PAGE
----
Recruiting: 3 Paths To Hiring Your New Sales Manager
As you know, hiring the right sales manager for your winery is essential to building your brand in today’s market. Here are three paths to lead you to the best suited candidate.
- Retain a recruiting firm. This approach is perfect if you are busy, believe in leaving recruiting to the experts, and cost is not an issue.
Pros: For wineries who can afford to retain a recruiting firm, I wholeheartedly recommend this route. These firms keep current on best practices, maintain a large database, and can help you secure the right candidate in 2-3 months. I have had successful relationships with executives Chet Hutchison, Dawn Bardessono, and Amy Gardner.
Cons: Can be expensive, costing up to 30% of the new hire’s first year compensation.
- Do-It-Yourself (DIY) recruiting. The DIY approach (asking colleagues for referrals, promoting internally, posting on a job search website) is good if you have limited money and a strong network.
Pros: You are in control and the monetary cost is low.
Cons: Sample size, perspective, and time. Likely, your network will help identify a dozen or so candidates. It is hard to find the best candidate in this small of a pool. Plus, you must be wary of a conflict of interest, e.g., a distributor’s recommendation may be good for them and not as good for you. If you promote internally, expect 1 to 2 years before anyone without established buyer relationships to earn their trust. Also, while the monetary cost of DIY recruiting is low, you will spend more time finding that perfect candidate. We all know, time is money.
- Choose a happy medium. Palmateer Consulting offers a hybrid service between hiring a recruiting firm and DIY. This path is great if you want an experienced professional to help you secure the best suited candidate at a fraction of the cost of recruiting firms.
- Palmateer Consulting is structured differently than a single-focused recruiting firm. This allows us to help wineries find the right new hire at a much lower cost.
- I have extensive recruiting experience and walks with clients hand-in-hand through each step of the 2-3 month process. Throughout my career, I have successfully recruited and hired hundreds of wine industry professionals. I have a strong network to tap into and maintain a list of possible candidates within the wine industry.
- Having worked for importers, wineries, and distributors, I use my unique perspective and strong network to help clients evaluate their sales needs and find the right fit candidates.
- As a third party, it is easier for Palmateer Consulting to maintain objectivity to find the right candidate to fit your company, your needs, and to help build brands in the market.
The New State of Hiring
I have been hiring for wineries for 25 years, and without a doubt, there are more qualified candidates for each position than any other time I can remember. The main benefit of this situation is that it is an employer’s market.
Due to the increased number of highly qualified candidates in the job market, it is possible to have a higher set of qualifications for a position and employers can be more selective. Helping my clients recruit and restructure is one of my favorite things to do. I find it incredibly rewarding to help a winery evaluate its needs and hire accordingly.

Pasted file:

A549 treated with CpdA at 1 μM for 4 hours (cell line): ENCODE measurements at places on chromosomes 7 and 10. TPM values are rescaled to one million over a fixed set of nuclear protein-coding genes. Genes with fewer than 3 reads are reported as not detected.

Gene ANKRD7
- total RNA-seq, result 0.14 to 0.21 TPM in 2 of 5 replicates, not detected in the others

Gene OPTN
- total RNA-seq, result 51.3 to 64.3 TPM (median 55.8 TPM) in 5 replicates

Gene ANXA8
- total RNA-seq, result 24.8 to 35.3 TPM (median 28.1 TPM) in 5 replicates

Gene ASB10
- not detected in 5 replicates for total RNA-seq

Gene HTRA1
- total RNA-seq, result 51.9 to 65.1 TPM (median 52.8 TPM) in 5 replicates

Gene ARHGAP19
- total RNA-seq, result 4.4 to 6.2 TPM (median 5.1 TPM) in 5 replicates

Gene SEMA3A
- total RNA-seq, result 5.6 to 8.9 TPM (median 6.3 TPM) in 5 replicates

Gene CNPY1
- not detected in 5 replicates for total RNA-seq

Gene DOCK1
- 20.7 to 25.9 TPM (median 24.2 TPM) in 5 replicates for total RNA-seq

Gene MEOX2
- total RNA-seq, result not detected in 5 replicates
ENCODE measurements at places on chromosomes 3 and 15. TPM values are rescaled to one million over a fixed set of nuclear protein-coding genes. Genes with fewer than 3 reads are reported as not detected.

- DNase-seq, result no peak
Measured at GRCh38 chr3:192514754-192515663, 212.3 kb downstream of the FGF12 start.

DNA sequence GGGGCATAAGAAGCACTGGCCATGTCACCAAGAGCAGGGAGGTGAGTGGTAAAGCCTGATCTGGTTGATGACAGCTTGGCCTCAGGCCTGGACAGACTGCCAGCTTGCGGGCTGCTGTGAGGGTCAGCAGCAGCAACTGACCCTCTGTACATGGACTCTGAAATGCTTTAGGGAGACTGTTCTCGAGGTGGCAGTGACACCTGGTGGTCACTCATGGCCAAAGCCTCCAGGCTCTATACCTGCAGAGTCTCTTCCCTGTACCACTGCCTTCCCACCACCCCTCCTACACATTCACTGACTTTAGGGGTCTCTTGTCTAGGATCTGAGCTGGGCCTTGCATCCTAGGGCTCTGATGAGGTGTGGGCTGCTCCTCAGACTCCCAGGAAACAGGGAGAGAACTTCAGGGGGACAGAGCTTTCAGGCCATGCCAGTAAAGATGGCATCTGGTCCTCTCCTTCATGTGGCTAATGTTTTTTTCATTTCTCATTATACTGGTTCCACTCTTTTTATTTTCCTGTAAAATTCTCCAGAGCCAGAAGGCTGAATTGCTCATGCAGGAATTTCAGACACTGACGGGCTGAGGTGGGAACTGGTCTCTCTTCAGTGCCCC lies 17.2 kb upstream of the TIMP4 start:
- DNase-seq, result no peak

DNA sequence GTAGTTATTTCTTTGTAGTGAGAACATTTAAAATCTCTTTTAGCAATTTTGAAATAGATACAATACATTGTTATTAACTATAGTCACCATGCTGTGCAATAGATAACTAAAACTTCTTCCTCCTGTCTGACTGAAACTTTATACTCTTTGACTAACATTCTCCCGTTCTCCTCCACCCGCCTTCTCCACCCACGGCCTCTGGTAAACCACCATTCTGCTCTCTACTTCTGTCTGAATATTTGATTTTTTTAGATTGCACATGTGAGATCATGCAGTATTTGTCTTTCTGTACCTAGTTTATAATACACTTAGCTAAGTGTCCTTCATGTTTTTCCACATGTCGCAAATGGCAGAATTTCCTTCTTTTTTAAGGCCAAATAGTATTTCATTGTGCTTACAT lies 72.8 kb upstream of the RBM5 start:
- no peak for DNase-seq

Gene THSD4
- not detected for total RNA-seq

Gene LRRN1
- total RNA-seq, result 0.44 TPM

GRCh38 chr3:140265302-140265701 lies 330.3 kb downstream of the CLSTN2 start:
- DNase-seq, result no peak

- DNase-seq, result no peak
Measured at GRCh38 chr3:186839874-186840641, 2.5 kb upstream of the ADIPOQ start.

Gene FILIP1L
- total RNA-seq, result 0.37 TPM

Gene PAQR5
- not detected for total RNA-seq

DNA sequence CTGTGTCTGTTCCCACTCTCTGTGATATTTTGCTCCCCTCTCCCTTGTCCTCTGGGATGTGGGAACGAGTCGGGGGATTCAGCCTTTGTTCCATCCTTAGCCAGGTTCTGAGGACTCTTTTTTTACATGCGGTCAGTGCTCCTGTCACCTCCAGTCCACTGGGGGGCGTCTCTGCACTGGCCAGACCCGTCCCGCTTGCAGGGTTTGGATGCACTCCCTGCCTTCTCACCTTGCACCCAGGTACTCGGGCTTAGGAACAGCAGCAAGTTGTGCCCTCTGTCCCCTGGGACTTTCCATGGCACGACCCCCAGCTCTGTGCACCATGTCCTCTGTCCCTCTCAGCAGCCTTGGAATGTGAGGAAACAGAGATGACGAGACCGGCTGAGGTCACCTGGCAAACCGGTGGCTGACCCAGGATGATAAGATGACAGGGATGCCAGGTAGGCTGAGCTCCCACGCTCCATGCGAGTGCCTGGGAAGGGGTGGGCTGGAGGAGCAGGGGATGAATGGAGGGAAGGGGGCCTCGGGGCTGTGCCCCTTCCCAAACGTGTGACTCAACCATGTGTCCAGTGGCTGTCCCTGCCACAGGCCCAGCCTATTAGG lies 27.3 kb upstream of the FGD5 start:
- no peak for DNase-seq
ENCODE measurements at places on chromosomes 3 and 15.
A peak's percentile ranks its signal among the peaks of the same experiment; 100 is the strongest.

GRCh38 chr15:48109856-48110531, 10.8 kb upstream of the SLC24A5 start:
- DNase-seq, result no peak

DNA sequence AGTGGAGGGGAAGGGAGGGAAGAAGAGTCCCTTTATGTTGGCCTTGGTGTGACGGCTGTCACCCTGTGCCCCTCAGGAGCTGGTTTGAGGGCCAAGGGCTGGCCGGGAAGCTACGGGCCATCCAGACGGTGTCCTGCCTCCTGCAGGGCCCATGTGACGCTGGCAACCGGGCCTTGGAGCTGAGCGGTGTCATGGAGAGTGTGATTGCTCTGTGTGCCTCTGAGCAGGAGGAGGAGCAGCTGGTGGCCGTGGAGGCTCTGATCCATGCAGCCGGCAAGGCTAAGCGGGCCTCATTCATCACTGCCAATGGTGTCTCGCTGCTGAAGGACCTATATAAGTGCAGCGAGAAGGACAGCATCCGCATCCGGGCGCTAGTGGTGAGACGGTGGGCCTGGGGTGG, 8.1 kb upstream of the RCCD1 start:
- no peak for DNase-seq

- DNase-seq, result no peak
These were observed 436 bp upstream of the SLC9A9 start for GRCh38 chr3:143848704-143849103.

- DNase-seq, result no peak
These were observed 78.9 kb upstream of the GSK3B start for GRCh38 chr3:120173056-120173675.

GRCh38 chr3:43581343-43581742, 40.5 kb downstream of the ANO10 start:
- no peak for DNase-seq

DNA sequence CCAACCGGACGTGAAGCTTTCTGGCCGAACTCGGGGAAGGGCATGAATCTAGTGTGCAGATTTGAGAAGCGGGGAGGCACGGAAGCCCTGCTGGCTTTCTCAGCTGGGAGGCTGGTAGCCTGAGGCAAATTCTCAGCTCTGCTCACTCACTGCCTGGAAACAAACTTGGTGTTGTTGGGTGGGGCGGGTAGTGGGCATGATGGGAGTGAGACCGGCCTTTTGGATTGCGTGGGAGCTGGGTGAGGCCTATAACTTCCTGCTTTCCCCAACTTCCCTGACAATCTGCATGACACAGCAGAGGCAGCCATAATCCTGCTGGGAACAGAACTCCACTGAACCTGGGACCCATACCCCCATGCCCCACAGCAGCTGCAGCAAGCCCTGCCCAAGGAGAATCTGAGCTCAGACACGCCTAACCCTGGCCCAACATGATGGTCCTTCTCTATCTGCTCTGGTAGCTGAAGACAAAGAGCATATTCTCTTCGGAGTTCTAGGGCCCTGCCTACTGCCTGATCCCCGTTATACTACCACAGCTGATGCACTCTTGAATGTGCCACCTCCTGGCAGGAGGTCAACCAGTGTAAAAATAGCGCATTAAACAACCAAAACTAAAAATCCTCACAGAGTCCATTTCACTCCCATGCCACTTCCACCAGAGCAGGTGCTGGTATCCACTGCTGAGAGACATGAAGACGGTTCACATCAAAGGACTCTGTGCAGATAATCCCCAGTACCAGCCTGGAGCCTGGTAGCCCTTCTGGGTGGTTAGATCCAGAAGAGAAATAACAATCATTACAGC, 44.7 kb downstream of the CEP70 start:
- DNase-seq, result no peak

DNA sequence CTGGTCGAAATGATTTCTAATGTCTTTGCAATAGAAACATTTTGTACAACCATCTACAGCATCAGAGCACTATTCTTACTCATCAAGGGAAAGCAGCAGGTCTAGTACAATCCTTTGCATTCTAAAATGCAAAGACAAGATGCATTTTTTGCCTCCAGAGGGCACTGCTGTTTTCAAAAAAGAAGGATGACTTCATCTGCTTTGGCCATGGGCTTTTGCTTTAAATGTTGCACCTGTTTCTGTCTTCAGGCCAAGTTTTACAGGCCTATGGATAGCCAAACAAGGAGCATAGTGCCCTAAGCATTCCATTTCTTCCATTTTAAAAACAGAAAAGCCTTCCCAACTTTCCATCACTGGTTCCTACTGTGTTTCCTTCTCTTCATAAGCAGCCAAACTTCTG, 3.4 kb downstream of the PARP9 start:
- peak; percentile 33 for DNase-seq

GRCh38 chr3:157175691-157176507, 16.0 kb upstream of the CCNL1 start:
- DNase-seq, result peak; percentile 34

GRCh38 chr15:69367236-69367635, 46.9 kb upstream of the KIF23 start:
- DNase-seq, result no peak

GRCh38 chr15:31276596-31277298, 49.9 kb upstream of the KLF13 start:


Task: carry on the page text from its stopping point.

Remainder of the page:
As the economy and market continue to evolve, here are some tips on to consider when hiring with an eye on retention.
- Offer the best salary you can. Wineries that are still feeling financially stretched may feel compelled to low-ball prospective employees in salary. This is a short term strategy. It is more costly to rehire when your new employee quits after 6 months than to hire someone at the right salary.If you can’t afford to offer your perfect candidate a higher salary now, look at the entire compensation package and see where you can compromise. For example, a candidate might be willing to negotiate on salary in return for a more flexible work schedule.
- Treat people with respect. It goes without saying that treating people with trust and integrity is very important. You reap what you sow. Avoid attitudes like, “you’re lucky to have this job with so many people unemployed.” Once again, this is a quick way for an employee to feel unhappy and to keep their ears open for the next opportunity.
- Referrals are still key. Even with a large candidate pool, referrals are often the best way to fill a position. When I recently sorted through 300 applicants to a job I posted on winejobs.com, I still placed a high value on referrals from my deep industry connections.
- Reference checks are more important than ever. I have a dear friend who is the VP of HR at a large company. He has given me sage advice about diligently checking references and conducting background checks (if applicable) in this market. According to him, desperation has resulted in an increase in fraudulent applicant information.
- Keep an eye on retaining your current employees. Even with budget limitations, there are still things that small wineries can do to retain and motivate employees. Show an interest in your employees’ well-being and career aspirations. Learn about their career goals and identify ways they can reach them while simultaneously supporting the company’s growth. Employees feel more invested in a company when they feel they are valued and part of a team.